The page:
Ch5: Commercial driving

Chap. 5: Business on wonky wheels - The chances and challenges of being a commercial driver

  • Careless drivers: Reputation, accusations and counter-reactions
  • Station relations: The pressures and prospects of networks and connections
  • Striving for successful driving
The first chapter on commercial driving explores the chances and challenges of working in the transport business. Focusing on minibus drivers plying between Accra and provincial towns located on the AKR, I first deal with the professional drivers’ negative public reputation (‘careless, uneducated, greedy’) while also looking at how drivers justify some of the behaviour for which they are criticised. This leads on to an assessment of drivers’ pressuring work conditions and of the mostly conflictual relationships in which they are caught with their driver colleagues and ‘masters’ (car owners, employers). Finally, I explore the multiple various entrepreneurial strategies that drivers employ in order to cope with the pressures and to strive for more successful driving. The latter requires careful negotiation of driving plans, routes and different modes of loading passengers.

[Overview Chapter 5]

„They like bribes too much“

07-02-06I waited for five hours with Edwin at the CMB bus station (central Accra) until it was his turn for loading. In addition to the 21 passengers his Benz bus had to swallow a huge amount of commercial goods. Incredible how they managed to stow it all away. For taking people’s baggage Edwin could collect 85.000 Cedis extra. But 5.000 had to be left behind at the police checkpoint behind Accra. Preventing the policeman from stopping our vehicle and from discovering that we are overloaded, he was given a bribe: When approaching, the mate quickly slipped a note into the policeman’s hand. “Fast!”, a woman sitting behind the driver commented with some appreciation. Avoiding an inspection means avoiding a penalty – but means above all getting home earlier. The latter suits all travellers, in particular when travelling in the evening, in the dark.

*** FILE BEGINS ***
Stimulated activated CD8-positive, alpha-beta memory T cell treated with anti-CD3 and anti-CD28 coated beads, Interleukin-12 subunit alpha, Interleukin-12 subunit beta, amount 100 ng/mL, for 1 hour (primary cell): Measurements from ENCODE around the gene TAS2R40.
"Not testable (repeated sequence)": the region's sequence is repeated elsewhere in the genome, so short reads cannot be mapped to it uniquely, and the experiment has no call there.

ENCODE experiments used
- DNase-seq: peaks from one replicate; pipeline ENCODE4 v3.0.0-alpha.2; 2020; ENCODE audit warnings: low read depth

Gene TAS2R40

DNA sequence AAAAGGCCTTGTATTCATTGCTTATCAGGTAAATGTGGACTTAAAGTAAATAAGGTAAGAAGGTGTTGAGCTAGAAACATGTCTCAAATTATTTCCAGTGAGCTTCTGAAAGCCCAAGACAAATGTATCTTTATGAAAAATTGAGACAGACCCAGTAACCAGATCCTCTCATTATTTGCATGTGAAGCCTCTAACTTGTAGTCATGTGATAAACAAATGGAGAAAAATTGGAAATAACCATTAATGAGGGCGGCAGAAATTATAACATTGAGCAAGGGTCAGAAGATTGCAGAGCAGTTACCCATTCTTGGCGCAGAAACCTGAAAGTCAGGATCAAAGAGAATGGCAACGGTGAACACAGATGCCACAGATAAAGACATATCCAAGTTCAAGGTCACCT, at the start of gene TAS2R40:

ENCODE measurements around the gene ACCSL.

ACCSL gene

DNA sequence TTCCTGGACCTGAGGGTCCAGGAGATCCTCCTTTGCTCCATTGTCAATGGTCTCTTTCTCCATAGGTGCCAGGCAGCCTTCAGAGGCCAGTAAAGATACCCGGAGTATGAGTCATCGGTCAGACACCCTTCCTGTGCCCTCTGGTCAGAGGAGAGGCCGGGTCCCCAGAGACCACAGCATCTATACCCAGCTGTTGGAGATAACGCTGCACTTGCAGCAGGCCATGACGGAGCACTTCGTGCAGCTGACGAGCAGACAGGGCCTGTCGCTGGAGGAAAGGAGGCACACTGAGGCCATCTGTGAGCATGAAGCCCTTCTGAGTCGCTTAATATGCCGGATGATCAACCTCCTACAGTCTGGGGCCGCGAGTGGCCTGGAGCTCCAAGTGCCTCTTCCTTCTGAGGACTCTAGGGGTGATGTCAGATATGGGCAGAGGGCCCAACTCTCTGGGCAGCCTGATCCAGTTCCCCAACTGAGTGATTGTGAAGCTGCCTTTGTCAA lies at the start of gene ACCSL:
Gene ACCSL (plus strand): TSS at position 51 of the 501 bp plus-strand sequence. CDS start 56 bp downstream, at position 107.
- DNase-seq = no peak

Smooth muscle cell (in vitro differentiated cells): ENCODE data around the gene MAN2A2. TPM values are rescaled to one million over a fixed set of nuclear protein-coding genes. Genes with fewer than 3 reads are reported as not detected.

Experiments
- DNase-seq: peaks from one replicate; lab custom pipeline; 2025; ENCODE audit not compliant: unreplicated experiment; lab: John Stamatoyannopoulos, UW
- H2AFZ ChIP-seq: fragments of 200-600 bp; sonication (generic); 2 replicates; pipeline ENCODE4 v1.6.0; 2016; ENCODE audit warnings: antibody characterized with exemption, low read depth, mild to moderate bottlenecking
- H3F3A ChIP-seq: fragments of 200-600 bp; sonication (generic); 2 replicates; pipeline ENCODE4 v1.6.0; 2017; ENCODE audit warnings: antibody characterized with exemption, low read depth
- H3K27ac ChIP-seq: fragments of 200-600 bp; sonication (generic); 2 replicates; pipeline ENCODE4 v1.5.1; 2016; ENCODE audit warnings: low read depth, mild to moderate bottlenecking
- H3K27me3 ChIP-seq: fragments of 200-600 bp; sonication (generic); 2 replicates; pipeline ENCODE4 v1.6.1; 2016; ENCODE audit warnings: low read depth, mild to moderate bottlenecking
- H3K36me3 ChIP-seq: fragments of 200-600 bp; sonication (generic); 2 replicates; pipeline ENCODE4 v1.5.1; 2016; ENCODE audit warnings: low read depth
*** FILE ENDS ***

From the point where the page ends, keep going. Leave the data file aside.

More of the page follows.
Actually Edwin dislikes giving bribes, especially when he knows that his vehicle and papers are alright. Even in this case some of his driver colleagues pay at police checkpoints. For a quicker continuation of their journey. But ... [more]

Bus station kiosk (I)

mini-06-08-24_08This gentleman makes sure that all taxi and bus drivers properly pay the parking fee (yellow tickets) for the Kyebi bus station. If they have done so, he will kindly lower the rope for the drivers to be able to hit the road. You just can’t imagine how many times there have been fierce arguments at this station exit because a driver was either not willing to pay – or because his registration number has not yet been put written on the white slip of paper, though of course he has already paid. A huge fuss about little sums.

On the road with Flipa

Anyinam lorry station, GPRTU office

The one with the light shirt is Flipa. He has been my field assistant for a little more than a month now and helps me with contacting people, visiting lorry stations, travelling on the Accra-Kumasi road, observing drivers and travellers and of course with taking notes. Here you see him conversing with officers of Ghana’s most important drivers’ unions, the GPRTU (Ghana Private Road Transport Union). They make sure that operations in and around taxi/lorry stations run smoothly.
Flipa also translates into English when things get too complicated for me in Twi. In return, I let him know what has been written on some of these vehicles which have been imported secondhand from Germany. We both think it’s quite amusing that, nowadays, this transporter from Günter Braun’s Schreinerei doesn’t carry wooden furniture over Ghana’s roads any longer but rather 24 sweating passengers.
The other day I liked Flipa’s methodological reflections on doing fieldwork among commercial drivers. He suggested that we could invite our informants for a beer or two, which is likely to make them talk more and freely. I guess such assisted conversations should rather take place in the evening or on days off the road.

'Apapem taxi drivers' at Kyebi station


Experiencing the Accra-Kumasi Road (AKR):

An ethnographic project on roads, commercial driving and everyday travel in Ghana [more]

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Ch1: Accra-Kumasi Road
Ch2: Inhabiting the roadside
Ch3: Road travelling
Ch4: Passenger's body
Ch5: Commercial driving
Ch6: Roadfaring skills
ChX: Religion on the road
newspaper articles
other road projects
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